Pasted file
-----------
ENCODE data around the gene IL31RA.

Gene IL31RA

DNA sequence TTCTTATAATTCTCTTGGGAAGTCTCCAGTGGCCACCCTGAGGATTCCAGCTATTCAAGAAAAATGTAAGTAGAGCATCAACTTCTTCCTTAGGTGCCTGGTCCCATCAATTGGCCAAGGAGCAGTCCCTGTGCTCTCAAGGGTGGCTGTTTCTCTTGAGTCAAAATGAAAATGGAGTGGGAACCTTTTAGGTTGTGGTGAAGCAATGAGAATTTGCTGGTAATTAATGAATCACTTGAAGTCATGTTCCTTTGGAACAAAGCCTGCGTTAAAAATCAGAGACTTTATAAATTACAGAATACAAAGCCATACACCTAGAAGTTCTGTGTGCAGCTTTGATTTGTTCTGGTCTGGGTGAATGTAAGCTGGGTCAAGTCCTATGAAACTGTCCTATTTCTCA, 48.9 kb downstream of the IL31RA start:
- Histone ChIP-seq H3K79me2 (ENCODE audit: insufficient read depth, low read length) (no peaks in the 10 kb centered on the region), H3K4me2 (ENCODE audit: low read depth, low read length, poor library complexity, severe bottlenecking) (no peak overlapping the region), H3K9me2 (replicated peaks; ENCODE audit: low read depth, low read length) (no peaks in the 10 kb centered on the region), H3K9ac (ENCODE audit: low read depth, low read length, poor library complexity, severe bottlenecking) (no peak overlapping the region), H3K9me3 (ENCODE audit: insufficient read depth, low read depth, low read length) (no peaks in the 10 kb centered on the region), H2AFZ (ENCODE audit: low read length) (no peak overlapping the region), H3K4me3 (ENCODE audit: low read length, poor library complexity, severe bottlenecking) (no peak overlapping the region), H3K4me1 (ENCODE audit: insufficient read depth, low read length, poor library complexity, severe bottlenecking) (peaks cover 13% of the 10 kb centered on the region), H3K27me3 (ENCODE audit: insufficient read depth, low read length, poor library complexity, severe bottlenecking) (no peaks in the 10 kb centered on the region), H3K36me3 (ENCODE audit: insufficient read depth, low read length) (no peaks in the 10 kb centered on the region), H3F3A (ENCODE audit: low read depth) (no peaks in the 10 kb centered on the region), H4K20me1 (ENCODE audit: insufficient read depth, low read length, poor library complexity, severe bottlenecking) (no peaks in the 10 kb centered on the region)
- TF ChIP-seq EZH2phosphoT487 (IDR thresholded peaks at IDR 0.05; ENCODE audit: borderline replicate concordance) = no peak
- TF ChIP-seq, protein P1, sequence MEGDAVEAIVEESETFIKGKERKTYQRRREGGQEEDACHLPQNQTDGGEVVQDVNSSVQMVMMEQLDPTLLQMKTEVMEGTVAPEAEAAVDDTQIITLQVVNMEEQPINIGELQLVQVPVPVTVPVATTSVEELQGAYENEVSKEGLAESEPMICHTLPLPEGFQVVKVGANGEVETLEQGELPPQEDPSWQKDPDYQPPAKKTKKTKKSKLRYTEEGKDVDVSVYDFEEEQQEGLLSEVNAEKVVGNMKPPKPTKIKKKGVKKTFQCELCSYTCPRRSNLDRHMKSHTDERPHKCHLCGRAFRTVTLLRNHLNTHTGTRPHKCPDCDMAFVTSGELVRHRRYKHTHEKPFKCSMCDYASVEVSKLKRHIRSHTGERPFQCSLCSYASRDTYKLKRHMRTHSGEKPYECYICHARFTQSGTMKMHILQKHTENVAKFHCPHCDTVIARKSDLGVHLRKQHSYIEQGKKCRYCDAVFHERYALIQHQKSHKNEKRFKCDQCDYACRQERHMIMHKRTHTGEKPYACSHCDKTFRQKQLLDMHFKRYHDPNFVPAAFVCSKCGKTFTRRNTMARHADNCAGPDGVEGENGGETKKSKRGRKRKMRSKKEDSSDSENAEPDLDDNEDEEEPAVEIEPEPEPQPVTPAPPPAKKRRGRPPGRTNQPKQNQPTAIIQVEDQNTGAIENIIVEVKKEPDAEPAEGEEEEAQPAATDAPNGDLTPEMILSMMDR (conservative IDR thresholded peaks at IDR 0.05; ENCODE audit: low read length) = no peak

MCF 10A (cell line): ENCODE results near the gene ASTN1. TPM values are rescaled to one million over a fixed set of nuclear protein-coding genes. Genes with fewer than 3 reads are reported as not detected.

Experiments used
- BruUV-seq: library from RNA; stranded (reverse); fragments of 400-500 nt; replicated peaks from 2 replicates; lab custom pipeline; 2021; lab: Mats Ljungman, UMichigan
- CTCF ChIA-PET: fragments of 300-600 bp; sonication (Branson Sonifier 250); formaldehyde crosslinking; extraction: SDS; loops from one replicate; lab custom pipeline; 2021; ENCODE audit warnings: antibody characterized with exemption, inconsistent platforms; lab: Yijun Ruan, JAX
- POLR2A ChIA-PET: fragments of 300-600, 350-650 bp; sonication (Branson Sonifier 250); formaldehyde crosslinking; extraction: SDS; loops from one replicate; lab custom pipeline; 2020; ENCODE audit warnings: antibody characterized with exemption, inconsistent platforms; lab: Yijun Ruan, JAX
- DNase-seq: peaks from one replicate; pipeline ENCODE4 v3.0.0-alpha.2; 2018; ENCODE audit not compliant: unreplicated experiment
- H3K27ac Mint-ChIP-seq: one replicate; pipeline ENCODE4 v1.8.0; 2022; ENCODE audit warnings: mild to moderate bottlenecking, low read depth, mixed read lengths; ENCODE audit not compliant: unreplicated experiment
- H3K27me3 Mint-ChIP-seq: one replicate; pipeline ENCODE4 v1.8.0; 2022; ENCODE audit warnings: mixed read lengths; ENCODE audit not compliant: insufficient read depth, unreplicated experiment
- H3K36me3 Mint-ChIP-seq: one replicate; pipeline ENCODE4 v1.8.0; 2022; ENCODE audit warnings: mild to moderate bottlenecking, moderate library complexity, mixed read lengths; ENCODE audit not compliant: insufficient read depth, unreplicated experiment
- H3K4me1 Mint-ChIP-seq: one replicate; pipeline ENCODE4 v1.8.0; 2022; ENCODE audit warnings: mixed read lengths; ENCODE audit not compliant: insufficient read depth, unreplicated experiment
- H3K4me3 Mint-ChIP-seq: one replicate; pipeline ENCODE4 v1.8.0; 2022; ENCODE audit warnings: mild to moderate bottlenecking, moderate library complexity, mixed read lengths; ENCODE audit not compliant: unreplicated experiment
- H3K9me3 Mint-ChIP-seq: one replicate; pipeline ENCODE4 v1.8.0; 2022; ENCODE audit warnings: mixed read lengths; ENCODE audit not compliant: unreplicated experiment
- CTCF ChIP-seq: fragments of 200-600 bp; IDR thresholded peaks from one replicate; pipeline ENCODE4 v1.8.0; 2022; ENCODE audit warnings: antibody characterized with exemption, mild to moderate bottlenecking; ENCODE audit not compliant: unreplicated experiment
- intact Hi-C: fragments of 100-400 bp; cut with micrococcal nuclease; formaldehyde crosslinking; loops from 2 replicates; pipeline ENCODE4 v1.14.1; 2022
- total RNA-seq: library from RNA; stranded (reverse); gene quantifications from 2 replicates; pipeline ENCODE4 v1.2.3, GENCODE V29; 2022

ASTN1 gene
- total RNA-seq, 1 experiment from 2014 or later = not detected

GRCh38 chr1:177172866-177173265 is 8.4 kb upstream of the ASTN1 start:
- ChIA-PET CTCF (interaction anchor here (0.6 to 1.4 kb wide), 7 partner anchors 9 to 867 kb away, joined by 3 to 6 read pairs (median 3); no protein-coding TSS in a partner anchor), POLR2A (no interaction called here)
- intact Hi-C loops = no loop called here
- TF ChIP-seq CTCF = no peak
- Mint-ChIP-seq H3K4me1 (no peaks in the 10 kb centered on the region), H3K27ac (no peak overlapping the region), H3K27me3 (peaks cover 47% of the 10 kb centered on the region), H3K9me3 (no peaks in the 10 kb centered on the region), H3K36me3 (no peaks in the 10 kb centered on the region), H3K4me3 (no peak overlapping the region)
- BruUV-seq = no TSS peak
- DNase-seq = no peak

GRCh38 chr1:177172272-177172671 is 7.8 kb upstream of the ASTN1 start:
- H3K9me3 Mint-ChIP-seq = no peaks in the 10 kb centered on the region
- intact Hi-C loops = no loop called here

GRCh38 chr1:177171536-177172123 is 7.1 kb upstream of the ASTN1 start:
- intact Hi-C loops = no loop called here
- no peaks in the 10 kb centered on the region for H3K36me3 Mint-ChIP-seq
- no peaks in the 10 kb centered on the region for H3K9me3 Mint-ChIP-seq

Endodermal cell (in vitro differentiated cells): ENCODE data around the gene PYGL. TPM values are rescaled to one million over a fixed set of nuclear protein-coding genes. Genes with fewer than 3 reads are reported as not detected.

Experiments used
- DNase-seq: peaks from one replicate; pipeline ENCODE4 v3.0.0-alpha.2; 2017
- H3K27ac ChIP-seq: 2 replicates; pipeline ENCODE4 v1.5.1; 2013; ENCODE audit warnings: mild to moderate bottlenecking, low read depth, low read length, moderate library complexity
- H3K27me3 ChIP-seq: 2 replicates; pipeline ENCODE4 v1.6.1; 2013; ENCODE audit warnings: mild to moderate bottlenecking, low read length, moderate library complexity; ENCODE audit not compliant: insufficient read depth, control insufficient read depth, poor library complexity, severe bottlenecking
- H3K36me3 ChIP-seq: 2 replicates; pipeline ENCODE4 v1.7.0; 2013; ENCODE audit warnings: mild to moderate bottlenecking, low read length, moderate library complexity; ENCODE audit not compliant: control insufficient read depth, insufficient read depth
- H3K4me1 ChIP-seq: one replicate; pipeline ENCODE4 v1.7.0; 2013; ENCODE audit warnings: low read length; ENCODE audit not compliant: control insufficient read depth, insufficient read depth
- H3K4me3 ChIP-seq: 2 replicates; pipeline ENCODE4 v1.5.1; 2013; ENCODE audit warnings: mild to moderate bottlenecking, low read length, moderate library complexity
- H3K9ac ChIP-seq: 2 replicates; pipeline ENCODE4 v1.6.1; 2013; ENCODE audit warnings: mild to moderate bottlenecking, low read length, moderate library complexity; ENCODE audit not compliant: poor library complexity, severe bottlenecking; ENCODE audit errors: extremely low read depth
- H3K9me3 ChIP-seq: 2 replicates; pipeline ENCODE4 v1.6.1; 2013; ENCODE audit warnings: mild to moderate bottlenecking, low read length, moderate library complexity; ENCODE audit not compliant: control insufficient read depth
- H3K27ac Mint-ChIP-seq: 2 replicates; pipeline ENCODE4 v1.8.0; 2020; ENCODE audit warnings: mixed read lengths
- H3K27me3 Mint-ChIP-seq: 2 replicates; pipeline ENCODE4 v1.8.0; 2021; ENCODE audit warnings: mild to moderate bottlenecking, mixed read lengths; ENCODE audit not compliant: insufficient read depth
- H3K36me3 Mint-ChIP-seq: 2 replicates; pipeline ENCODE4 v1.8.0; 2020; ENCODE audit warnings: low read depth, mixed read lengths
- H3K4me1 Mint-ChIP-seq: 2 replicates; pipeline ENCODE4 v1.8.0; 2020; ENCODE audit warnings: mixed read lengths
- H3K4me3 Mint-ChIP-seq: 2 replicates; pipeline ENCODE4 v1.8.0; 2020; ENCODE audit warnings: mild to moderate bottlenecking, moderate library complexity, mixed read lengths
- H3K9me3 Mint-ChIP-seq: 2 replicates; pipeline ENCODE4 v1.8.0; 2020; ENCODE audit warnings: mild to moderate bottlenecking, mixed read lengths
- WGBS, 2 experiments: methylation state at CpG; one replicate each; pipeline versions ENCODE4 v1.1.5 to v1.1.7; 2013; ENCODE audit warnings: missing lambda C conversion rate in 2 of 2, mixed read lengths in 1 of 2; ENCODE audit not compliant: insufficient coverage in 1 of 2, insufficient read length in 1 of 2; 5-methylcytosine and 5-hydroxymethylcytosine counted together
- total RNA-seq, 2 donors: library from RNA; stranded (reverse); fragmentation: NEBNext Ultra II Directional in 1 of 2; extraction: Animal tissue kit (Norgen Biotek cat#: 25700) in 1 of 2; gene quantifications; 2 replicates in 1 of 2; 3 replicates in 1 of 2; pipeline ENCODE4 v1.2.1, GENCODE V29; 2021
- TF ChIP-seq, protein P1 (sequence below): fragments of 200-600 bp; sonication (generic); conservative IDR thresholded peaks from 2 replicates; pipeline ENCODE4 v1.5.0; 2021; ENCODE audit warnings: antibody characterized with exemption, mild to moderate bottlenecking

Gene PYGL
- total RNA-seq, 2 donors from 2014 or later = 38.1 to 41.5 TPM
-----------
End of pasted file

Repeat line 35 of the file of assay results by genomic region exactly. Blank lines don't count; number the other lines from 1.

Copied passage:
- intact Hi-C loops = no loop called here